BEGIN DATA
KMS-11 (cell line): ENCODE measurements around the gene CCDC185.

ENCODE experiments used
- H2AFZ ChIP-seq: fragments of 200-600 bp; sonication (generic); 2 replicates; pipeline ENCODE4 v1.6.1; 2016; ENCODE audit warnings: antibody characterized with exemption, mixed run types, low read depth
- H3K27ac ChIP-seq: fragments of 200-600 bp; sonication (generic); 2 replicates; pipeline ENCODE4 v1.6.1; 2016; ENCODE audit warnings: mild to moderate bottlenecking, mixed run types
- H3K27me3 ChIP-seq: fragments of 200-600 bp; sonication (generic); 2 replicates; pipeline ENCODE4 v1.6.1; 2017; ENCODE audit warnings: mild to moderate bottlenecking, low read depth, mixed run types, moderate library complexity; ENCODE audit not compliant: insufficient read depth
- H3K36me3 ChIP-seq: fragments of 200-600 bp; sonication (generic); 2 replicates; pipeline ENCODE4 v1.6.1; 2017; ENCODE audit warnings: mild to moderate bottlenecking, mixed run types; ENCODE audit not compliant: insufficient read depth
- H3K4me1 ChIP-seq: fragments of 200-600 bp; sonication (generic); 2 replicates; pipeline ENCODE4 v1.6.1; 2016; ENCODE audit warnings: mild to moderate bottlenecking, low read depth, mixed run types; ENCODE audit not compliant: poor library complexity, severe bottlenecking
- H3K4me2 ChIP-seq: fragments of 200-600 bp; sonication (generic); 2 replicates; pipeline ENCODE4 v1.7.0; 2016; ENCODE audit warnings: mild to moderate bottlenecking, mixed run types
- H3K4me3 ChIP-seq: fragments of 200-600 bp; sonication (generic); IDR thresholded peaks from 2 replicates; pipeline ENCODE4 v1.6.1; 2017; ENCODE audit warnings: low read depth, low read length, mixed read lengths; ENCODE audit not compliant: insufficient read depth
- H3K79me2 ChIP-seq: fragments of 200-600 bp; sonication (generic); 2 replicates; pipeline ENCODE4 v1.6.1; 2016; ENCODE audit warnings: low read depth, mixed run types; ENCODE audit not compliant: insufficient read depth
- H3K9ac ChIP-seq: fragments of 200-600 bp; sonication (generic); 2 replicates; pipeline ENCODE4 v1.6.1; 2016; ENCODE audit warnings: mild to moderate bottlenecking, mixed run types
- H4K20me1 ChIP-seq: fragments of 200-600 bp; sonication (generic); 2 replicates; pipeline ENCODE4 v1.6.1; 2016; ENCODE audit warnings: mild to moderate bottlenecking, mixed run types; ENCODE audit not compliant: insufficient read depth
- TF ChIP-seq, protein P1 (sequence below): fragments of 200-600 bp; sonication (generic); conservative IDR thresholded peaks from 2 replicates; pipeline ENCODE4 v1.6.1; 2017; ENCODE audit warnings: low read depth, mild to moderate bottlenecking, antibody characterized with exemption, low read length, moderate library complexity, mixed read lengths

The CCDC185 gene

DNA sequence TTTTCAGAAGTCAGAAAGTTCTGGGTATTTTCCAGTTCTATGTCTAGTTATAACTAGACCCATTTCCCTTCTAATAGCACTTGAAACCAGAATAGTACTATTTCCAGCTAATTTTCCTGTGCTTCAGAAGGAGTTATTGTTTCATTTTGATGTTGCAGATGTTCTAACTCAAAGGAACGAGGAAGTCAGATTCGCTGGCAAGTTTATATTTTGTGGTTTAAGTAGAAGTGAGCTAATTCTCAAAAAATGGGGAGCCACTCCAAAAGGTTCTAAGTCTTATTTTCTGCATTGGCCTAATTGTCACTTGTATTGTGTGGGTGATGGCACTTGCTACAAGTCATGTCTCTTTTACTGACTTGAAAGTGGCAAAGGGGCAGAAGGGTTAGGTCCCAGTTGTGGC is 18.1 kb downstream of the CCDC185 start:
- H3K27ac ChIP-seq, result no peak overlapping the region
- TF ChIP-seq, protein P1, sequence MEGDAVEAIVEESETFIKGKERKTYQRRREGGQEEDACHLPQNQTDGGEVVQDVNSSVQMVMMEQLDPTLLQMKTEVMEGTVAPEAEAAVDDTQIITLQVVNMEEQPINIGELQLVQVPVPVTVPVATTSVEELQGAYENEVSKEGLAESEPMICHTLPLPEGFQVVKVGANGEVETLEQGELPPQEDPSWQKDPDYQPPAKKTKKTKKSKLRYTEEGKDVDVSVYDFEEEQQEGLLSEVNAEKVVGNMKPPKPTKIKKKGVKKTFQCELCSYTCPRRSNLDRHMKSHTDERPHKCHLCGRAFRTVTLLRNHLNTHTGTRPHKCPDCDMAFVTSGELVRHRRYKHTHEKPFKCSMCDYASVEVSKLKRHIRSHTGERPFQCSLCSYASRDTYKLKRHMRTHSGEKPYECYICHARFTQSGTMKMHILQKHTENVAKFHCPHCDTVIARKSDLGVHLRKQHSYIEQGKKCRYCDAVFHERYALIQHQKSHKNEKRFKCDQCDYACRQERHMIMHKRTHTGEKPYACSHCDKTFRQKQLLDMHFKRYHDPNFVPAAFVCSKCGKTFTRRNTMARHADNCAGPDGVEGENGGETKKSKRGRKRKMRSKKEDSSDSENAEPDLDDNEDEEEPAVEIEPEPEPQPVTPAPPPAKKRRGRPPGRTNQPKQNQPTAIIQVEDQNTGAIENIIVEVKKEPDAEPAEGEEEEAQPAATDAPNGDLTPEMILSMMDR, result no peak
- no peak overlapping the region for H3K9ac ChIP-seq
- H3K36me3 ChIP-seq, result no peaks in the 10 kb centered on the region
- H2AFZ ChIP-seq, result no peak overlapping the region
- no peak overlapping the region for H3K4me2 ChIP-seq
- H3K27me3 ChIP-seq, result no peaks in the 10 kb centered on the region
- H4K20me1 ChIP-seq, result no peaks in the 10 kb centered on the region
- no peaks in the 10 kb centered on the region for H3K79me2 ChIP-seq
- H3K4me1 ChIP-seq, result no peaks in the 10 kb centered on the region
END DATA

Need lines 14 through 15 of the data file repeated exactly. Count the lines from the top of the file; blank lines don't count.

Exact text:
The CCDC185 gene

DNA sequence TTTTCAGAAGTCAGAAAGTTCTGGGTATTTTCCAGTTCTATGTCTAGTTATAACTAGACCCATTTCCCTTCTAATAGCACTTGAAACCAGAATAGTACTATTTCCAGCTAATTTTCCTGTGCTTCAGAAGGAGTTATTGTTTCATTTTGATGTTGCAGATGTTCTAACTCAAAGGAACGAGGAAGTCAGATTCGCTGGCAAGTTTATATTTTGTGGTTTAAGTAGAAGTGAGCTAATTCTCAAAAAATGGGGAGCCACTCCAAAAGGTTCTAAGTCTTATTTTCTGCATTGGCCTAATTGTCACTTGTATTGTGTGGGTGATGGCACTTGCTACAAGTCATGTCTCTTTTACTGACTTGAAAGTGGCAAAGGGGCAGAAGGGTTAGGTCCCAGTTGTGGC is 18.1 kb downstream of the CCDC185 start: